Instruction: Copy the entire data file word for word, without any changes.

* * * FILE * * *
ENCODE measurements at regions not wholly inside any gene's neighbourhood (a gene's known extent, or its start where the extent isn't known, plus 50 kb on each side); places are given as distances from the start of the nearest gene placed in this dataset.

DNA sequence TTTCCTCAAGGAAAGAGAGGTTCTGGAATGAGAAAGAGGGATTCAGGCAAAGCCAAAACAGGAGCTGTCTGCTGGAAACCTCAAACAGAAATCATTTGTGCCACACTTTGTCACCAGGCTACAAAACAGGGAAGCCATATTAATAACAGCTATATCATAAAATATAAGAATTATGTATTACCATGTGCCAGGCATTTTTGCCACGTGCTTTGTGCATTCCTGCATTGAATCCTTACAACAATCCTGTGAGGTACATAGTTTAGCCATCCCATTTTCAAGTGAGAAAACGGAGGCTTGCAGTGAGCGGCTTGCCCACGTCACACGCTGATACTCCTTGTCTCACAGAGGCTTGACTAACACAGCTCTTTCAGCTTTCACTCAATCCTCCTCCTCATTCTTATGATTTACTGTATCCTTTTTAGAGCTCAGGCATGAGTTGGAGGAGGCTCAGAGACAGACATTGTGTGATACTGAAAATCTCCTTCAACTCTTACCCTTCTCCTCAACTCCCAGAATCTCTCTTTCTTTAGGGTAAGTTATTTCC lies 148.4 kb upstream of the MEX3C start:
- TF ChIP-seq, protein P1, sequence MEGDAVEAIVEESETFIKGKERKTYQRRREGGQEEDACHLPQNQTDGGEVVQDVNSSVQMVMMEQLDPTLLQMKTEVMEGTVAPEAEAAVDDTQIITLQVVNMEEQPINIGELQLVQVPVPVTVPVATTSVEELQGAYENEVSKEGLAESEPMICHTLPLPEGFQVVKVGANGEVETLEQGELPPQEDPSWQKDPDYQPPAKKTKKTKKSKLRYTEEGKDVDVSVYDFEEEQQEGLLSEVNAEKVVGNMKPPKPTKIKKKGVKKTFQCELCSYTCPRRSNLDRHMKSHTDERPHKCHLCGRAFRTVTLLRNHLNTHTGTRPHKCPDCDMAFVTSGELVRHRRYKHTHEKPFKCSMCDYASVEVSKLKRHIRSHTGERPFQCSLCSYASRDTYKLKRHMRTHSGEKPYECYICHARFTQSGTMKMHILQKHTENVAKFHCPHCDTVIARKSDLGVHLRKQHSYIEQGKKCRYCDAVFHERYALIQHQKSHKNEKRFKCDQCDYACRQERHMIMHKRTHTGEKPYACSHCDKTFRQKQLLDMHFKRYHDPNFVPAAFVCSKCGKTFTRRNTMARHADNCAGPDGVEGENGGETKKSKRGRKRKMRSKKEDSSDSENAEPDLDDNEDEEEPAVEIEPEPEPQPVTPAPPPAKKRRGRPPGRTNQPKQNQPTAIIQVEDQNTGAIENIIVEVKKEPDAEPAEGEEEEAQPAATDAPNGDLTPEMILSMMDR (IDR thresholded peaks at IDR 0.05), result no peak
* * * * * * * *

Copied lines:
ENCODE measurements at regions not wholly inside any gene's neighbourhood (a gene's known extent, or its start where the extent isn't known, plus 50 kb on each side); places are given as distances from the start of the nearest gene placed in this dataset.

DNA sequence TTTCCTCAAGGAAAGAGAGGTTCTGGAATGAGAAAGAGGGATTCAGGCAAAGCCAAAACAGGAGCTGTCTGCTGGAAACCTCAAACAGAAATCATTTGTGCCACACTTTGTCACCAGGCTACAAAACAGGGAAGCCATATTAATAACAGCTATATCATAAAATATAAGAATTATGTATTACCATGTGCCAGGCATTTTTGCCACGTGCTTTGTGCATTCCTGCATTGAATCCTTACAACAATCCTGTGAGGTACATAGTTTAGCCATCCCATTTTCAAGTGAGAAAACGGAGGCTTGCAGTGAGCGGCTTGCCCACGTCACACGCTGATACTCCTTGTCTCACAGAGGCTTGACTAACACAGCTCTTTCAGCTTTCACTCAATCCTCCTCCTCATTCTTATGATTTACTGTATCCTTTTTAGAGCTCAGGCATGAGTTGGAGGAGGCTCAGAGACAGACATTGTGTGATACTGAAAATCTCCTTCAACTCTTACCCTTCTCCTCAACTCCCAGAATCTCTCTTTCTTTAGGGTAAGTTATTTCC lies 148.4 kb upstream of the MEX3C start:
- TF ChIP-seq, protein P1, sequence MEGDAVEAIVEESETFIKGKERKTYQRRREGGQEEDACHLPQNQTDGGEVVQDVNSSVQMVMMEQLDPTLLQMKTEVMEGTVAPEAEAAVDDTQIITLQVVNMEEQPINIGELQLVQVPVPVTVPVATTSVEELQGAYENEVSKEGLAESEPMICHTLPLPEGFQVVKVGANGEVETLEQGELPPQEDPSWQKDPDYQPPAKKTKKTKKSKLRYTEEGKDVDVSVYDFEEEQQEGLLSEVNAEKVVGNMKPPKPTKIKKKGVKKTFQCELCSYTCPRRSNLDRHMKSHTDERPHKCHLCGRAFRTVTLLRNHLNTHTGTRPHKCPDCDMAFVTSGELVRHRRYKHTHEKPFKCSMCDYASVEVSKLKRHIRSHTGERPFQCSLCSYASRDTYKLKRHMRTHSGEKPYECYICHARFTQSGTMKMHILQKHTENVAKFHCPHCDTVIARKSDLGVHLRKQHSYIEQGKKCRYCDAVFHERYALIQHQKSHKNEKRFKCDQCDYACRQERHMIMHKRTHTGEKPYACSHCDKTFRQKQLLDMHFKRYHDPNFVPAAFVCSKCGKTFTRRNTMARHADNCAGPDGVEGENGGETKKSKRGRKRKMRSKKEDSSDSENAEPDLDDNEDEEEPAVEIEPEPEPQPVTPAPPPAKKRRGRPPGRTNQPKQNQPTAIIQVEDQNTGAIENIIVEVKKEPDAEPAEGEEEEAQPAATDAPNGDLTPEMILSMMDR (IDR thresholded peaks at IDR 0.05), result no peak